In 1837, Chicago was incorporated as a city. The Charter gave the Mayor the power to regulate groceries (the time-period name for saloons), taverns and other liquor establishments. It was forbidden to sell liquor to servants, apprentices and Indians and no sales at all on Sundays. The stage was set for well over 100 years of municipal strife over where and when and who could drink what.
With most municipal services either privatized or organized at the neighborhood level, city elections in the 1840s and early 50s had been nonpartisan contests of little interest to anyone except real-estate owners. The extremely low voter turnout permitted this quietly mobilized coalition to win control of city hall with a thin base of popular support. In the early 1850s over 60% of the Chicago population was foreign-born.
The immigration flow of primarily Roman Catholic German and Irish immigrants raised the degree of xenophobia in the native population which manifested itself politically in the Know-Nothing Party, which briefly held substantial legislative power in Chicago as elsewhere in the country. At the same time, early Prohibitionists and temperance advocates who were interested in moral reform and public order were active in the Illinois legislature had passed a state prohibition ordinance, which was to be voted on in March 6, 1855.
|A Chicago mid-1850s Saloon. |
|Klinkel’s Hall, 1623 N. Wells, Chicago. 1854 - Klinkel’s was involved in the Lager Beer Riots of 1855. |
|Mayor, Dr. Levi Boone (1855–1856) |
Expecting resistance, Mayor Boone “reformed” the city's police force: tripling its size, refusing to hire immigrants, requiring police to wear uniforms  for the first time.
Mayor Boone then ordered enforcement of several widely ignored laws forbidding Sunday drinking and mandating that taverns be closed on Sundays.
Whiskey drinkers, usually American born, could buy their tipple on another day and drink in the privacy of their homes. Immigrants, Germans in particular, favored beer and didn’t see the harm in Sunday drinking. At the time bottled beer was a specialty item. Almost all beer was served out of wooden kegs, necessitating rapid consumption on or near the premises.
The police forced the North Side bars to obey the ordinance, but allowed American bars on the South Side to stay open.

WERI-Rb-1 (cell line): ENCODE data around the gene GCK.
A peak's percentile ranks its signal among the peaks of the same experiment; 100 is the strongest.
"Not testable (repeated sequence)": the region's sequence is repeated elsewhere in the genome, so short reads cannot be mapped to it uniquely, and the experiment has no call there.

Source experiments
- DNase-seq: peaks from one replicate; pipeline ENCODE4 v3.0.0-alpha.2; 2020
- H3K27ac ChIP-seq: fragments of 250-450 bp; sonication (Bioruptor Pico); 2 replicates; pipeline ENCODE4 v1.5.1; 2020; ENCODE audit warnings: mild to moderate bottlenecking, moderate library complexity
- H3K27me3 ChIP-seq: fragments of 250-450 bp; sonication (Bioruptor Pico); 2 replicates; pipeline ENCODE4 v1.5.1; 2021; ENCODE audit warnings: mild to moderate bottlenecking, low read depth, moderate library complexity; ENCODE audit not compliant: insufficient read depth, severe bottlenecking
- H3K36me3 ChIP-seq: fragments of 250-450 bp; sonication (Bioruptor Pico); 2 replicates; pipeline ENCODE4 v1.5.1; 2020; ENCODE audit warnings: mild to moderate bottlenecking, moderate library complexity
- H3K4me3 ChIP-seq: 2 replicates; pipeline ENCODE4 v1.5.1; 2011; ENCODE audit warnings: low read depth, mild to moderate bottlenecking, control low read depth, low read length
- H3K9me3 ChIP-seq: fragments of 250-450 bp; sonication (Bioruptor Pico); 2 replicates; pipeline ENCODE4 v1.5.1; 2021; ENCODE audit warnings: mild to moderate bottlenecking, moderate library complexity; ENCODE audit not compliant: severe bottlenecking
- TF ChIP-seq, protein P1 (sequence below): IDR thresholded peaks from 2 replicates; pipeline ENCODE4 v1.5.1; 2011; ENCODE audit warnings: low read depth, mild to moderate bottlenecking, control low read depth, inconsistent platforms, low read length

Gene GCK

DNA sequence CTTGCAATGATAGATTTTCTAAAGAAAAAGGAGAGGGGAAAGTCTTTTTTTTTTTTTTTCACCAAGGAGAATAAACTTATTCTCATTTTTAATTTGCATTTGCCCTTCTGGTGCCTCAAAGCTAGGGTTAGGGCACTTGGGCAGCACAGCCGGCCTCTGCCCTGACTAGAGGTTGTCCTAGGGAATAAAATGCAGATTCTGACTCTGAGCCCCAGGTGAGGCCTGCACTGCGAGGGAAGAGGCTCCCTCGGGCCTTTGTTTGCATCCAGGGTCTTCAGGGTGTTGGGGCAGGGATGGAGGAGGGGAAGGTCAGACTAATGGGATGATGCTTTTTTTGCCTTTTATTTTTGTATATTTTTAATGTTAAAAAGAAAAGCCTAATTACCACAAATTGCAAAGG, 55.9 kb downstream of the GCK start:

|1850s Chicago Bottle|
Prosecutions clogged the city courts and attorneys scheduled a test case for April 21. This, in effect, scheduled the riot. A huge crowd assembled to support the defendants. Mayor Boone ordered police to clear the courthouse area, which resulted in nine arrests.
An armed group from the North Side German community decided to rescue the nine prisoners, but Boone held them off by keeping the Clark Street swing bridge open until he was able to assemble more than two hundred policemen. This left many German people trapped on the bridge on their way to protest. The police then fired shots at the protesters stuck on the Clark Street Bridge over the Chicago River. When the bridge was closed, the North Siders surged across.
Shooting began. Police then fired shots at protesters stuck on the Clark Street Bridge over the Chicago River. A policeman named George W. Hunt was shot in the arm by a rioter named Peter Martin. Martin was killed by police, and Hunt's arm had to be amputated. Boone called in the militia, and the riot ended in minutes.
The riot resulted in 1 death and 60 arrests. Two were convicted, and none were ever actually imprisoned.
In March 1856, a heavy German and Irish turnout defeated the nativists, causing the $50 liquor license to be restored. More important was the renewed attention to city elections on the part of political party leaders, ending the era of municipal non-partisanship. Later that year, the prohibition law was voted down and open Sunday taps were the law in Chicago for another 65 years.
 The era of Daguerreian and Early American Photography on Paper was between 1893 and the 1860s.
 Chicago Police Officers were without uniforms in the beginning - their only distinguishing mark was a leather badge attached to their hat bands. In 1855, the first uniform was adopted: a blue frock coat (nicknamed “copper”), blue navy cap with gold band, and a plain brass star. Officers carried heavy canes by day, batons by night, and used metal, “creakers” to call for help. Then there were the heavy coat jackets which stayed buttoned up to the top all year ’round. A story has it that one hot summer day, a compassionate captain ordered his men to doff their coats. No one moved. He repeated the order. The men obeyed and were immediately sent home. Not one was wearing a regulation shirt. Most wore just an undershirt; some, no shirt at all.